Thursday, May 31, 2012

Spring Vegetable Lo Mein and an Asparagus Festival



While Memorial Day weekend is often for getaways and cookouts, I did something a little out of the ordinary this past weekend.  I attended an asparagus festival in Concord, a town once considered the "asparagus capital of the world."  Who knew?  The asparagus capital of the world right in my home state of Massachusetts.




We spent some time perusing the farm store and spotted a beautiful display of asparagus as we walked in the door.  The store was chock full of gorgeous produce in addition to locally sourced eggs, cheese, milk, and ice cream.  There were plenty of specialty food items, cookbooks, and baked goods.  We decided on an impromptu picnic before the festival started, smearing sourdough bread with honey lavender fromage blanc.




We walked around the grounds to take in the surroundings.






And spotted rhubarb with massive leaves.




We drove a few miles out to the asparagus fields led by Steve Verrill, who began planting asparagus here twenty-five years ago.  He talked about the history of asparagus in this town, how it grows, and how it's harvested.  I learned what a labor-intensive process it is.  Imagine someone having to bend over and pick and sever each individual stalk one by one.  Now that's a hard days work.  So the next time you see asparagus for five dollars a bunch, I would argue the price is certainly warranted.




Notice how sandy the soil is.  Asparagus also require plenty of sunlight.  Steve shared that spears can grow as much as a few inches on a bright sunny day.  Have you ever seen asparagus up close and personal like this?  I hadn't.




After our trip to the fields we drove back for an asparagus themed lunch under a tent, where Chef Kevin Carey held a cooking demonstration.  He prepared Spring Vegetable Lo Mein, a vibrant display of fresh seasonal greens.  I never think to use Lo Mein noodles at home, but loved them with the combination of asparagus, bok choy, and pea tendrils.  The vegetables were tossed in sesame oil and soy sauce.  It was my favorite part of lunch and lucky for you, the recipe was passed along.  I think you'll really enjoy this one.  It was definitely one of the highlights of the day.




In addition to the Vegetable Lo Mein, we were also served asparagus crostini, asparagus soup, asparagus quiche, salmon with asparagus and mixed vegetables, and a spring salad.  Steve came around to joke with those of us eating lunch, saying they've yet to serve asparagus ice cream.  There's actually a place called Flayvors at Cook Farm in Hadley that serves asparagus ice cream this time of year.  It's called Hadley grass out there.  It's mixed with almonds and is apparently a popular seller.  The next time I'm driving west, I'll definitely have to get my hands on it.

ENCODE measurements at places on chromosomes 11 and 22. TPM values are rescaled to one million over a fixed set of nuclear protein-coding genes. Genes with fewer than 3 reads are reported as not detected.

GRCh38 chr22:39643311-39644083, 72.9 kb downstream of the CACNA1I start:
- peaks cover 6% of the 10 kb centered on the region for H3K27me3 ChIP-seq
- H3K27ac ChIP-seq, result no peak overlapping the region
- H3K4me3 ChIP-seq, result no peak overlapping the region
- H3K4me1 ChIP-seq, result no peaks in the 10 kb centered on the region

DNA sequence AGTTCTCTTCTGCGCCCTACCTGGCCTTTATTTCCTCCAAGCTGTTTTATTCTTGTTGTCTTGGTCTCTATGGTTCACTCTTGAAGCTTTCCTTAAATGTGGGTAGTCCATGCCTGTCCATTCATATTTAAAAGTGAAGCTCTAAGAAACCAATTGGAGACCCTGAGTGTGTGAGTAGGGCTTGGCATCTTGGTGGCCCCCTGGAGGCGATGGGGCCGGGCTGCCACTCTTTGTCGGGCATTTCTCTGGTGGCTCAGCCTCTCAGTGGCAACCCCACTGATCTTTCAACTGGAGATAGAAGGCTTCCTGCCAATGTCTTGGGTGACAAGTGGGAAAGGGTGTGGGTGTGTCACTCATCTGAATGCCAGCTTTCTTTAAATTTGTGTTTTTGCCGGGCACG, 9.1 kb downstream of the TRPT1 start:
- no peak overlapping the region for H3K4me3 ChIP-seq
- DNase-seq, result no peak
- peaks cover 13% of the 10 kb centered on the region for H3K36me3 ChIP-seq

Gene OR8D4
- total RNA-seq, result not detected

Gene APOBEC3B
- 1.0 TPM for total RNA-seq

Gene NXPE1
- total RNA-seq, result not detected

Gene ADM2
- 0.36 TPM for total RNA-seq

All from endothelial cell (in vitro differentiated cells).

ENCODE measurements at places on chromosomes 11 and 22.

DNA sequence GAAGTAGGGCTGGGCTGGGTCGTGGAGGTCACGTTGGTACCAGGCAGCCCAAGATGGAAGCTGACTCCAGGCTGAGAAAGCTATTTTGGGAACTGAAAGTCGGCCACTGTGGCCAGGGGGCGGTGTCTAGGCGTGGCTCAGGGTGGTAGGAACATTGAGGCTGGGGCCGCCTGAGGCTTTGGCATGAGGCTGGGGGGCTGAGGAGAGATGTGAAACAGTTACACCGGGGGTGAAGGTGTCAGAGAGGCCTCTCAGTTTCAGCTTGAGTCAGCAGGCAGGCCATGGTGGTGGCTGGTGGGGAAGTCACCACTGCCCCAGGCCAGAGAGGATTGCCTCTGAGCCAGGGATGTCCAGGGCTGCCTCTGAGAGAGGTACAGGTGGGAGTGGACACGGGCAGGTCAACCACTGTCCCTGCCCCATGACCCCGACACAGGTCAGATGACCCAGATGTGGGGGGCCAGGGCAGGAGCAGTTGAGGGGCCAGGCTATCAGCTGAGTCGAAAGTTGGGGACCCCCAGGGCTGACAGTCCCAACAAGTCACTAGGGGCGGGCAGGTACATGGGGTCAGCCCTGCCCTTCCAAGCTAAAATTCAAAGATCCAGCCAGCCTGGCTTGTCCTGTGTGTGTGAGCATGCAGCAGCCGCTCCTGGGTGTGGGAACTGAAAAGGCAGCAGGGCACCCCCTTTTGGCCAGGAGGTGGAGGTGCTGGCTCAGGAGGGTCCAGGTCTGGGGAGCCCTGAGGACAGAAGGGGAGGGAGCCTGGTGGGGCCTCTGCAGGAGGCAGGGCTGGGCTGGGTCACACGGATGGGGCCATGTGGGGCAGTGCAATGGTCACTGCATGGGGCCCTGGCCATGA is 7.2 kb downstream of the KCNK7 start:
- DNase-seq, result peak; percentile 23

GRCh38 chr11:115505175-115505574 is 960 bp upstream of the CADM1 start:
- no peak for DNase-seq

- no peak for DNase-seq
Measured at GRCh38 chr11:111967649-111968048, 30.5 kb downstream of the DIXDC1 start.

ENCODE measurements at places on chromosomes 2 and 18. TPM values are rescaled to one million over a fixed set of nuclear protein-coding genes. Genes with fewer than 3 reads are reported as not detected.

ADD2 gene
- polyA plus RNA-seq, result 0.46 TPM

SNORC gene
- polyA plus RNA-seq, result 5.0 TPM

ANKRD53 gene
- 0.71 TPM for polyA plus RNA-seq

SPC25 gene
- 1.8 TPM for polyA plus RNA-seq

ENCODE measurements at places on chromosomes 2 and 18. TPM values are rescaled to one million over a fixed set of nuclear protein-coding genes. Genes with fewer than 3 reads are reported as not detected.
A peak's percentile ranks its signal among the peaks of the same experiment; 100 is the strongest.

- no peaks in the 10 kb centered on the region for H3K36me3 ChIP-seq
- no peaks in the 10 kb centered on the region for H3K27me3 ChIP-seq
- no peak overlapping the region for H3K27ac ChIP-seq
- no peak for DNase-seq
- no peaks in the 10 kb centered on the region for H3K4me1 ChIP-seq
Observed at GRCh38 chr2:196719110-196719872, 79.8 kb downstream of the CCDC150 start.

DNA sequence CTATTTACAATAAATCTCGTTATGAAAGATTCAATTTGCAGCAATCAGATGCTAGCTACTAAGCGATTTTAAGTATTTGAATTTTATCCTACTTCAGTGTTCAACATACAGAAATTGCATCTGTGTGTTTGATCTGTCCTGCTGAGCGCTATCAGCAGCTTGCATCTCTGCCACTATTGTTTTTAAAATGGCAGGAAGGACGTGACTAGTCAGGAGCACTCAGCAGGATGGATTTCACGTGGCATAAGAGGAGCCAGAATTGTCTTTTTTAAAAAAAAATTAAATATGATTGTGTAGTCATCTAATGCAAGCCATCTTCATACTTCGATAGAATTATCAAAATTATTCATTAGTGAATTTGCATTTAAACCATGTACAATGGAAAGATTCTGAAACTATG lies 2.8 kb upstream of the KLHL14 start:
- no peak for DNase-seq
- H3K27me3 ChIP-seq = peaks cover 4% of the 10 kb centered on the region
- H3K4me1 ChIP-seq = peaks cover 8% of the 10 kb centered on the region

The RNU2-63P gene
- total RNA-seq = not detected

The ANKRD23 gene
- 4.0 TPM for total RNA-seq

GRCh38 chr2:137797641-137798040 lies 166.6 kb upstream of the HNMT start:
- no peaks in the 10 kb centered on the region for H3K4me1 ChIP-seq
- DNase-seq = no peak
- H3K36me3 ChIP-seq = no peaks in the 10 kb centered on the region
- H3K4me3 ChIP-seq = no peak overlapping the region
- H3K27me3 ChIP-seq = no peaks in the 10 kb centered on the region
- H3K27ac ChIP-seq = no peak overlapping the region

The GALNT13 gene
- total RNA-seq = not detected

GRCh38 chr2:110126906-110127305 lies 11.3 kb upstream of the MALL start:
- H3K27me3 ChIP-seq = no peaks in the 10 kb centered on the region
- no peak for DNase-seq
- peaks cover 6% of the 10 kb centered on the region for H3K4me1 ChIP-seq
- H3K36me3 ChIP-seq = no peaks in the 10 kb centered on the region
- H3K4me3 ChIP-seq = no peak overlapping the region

We each got to choose a bunch of asparagus to take home with us.  I picked a deep purple bunch.  I had never seen such big, thick purple spears.  I know people are usually in one or two camps in regard to the spears; thick or thin.  I'm in the thick camp myself.  I reflected on the time and hard work invested in my bunch, thinking of those who harvested each and every spear I held in my hand.  I was grateful for my bunch and I was grateful for a lunch shared on a sunny day in May.




~Spring Vegetable Lo Mein Recipe~
Courtesy of Kevin Carey

2 tbsp canola or vegetable oil
1/2 tsp sesame oil
2 cups asparagus, cut into 1" pieces
1 cup sliced leeks
2 garlic cloves, chopped
2 cups spinach leaves
2 cup pea tendrils
1 1/2 cup bok choy
1/3 cup soy sauce
1/2 lb Lo Mein noodles (spaghetti or udon would also work)

Boil the noodles according to the directions (this can be done ahead of time).  Heat the oils in a pan over medium high heat.  Add the asparagus and leeks and cook for two minutes.  Add the garlic and cook for one minute.  Add the remaining greens and mix until they begin to wilt.  Add the soy sauce and noodles and cook until the noodles are heated through.


Friday, May 25, 2012

Save Your Scraps: Homemade Vegetable Stock



I have a confession.  I've been collecting trash, vegetable trash to be exact.  Normally, I'll cut up an onion and toss the scraps away.  The same goes for vegetables slightly past their prime, like limp celery stalks.  But I hate to waste anything.  Someday I will compost, but until then I decided to repurpose these veggies into homemade vegetable stock.  I usually buy a few cartons of organic vegetable stock at the market each week, but it's certainly more economical and less wasteful to make it myself.  I've been tucking away these limp celery stalks, along with carrot shavings and onion scraps in a bag in my freezer.  At the moment, I'm cooking a good deal of asparagus, so there's plenty of asparagus ends in this batch.  You'll be amazed at how quickly the scraps accumulate.  Just be sure they're clean before adding to your bag.